Theater graduate helps prison inmates stage a comeback
Locked behind bars and struggling from a mess of emotions, Wang Li says the only thing that was plentiful to him was time, and he did not know how to use it.
The 30-year-old Jiangsu province native was serving a prison term of three years and four months in a Shanghai prison after he was convicted of an economic crime in 2017, and the ruling hit him hard.
"I simply could not put my past behind me. I would use all my time to recall memories and try to put things into perspective. I could not come to terms with my reality," he recalled.
It was a theater workshop, organized by Zhang Xiaoye, who is now a criminologist at East China University of Political Science and Law in Shanghai, which offered him some much needed detachment.
"I am a fan of movies and history. And participating in a play enabled me to see things from a different perspective and to put myself in the shoes of others," he says.
Involving inmates in theater performance can be one of the best ways to help them confront their darkest emotions and prepare for a return to life outside prison, according to Zhang, who has hosted two workshops on Western theater for inmates in two separate prisons in recent years.
She describes the programs as "icebreaking", as they require a lot of knocking on doors of prison authorities, just to get behind the high walls and barbed wire for an opportunity to elaborate on the potential benefits of rehabilitation through the arts.
"There was no official procedure I could resort to. I had to use every possible means, including personal relationships, to convince people that the thing I do is meaningful," she explains.
In the West, prison arts programs have become commonplace, with some countries even allocating state funding to help finance programs that prepare incarcerated individuals for their return to civilian life.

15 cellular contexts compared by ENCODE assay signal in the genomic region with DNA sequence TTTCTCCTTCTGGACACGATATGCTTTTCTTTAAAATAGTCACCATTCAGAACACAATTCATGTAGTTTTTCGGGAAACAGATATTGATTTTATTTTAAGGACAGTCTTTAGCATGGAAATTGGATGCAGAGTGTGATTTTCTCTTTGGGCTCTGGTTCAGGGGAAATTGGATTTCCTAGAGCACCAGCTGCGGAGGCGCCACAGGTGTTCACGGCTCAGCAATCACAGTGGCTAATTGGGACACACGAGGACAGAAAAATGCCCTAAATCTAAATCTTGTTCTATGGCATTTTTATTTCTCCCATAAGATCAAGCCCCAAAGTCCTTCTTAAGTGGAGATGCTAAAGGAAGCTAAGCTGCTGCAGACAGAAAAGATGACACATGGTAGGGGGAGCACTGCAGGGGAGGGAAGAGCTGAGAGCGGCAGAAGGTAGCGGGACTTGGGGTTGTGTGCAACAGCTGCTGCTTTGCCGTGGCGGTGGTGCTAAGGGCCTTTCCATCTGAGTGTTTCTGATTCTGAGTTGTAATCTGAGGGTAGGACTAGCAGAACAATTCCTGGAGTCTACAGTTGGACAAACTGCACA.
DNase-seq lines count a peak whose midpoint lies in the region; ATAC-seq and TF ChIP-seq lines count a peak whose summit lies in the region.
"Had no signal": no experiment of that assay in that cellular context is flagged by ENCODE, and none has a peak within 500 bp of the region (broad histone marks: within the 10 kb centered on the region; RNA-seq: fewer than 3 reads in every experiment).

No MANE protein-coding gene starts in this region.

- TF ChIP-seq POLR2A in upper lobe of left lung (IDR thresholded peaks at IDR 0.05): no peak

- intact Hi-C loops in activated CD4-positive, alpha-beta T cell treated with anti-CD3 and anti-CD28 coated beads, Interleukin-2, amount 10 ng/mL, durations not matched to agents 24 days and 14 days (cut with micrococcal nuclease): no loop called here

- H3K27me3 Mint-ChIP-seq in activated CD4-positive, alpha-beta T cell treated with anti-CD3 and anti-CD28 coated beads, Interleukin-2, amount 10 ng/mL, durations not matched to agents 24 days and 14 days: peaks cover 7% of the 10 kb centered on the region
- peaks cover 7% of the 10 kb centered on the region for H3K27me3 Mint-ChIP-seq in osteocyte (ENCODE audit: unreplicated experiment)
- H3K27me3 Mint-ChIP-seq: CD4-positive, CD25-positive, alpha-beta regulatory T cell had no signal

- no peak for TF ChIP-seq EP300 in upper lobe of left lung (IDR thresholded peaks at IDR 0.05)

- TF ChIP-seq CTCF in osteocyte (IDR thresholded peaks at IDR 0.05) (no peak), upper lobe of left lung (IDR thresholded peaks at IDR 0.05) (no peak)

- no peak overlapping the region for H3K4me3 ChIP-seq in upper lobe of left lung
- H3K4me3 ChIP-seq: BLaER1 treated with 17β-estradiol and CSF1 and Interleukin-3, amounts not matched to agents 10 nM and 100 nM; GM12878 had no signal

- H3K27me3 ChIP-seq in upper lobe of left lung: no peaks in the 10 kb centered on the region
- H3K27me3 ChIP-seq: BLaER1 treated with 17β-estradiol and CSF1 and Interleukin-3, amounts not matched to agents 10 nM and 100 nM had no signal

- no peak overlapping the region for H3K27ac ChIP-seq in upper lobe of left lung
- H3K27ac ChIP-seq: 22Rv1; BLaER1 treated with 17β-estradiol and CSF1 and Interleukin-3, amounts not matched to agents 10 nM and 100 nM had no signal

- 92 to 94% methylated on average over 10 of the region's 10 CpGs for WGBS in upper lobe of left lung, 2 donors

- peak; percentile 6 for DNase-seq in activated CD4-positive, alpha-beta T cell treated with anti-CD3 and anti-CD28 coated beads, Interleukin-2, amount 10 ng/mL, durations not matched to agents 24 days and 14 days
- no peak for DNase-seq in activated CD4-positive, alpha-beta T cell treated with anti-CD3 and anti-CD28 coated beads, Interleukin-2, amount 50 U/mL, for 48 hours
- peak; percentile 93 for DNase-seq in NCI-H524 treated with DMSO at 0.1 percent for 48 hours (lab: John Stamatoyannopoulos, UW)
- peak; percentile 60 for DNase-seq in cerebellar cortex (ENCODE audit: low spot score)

Zhang was inspired to conduct similar programs in China when she was pursuing a master's degree on applied theater at Goldsmiths, University of London in 2013. "It was so intriguing to me that I decided to choose it as the subject for my postgraduate dissertation," she says.
She made up her mind to return to China and start knocking on the doors of Chinese prisons as part of the study, before she was eventually, thanks to the help of some friends, able to establish contact with one prison in Beijing.
"I was allowed to enter the zone prepared for prisoners who were about to be released, and the officers were hoping that I could help them explore transitioning techniques that would prepare the inmates for their return to society," she recalls.
As soon as she walked into a room to see 15 inmates sat in perfect order, dressed in the same clothing, wearing the same hairstyle and expression, Zhang realized it would be a daunting challenge to introduce the basics of Western theater during her first visit.
"Their faces looked numb and lifeless, and I could hardly distinguish one from another. They even repeated the same lines to introduce themselves. It was like a series of habits that have been formed over the course of years," she says.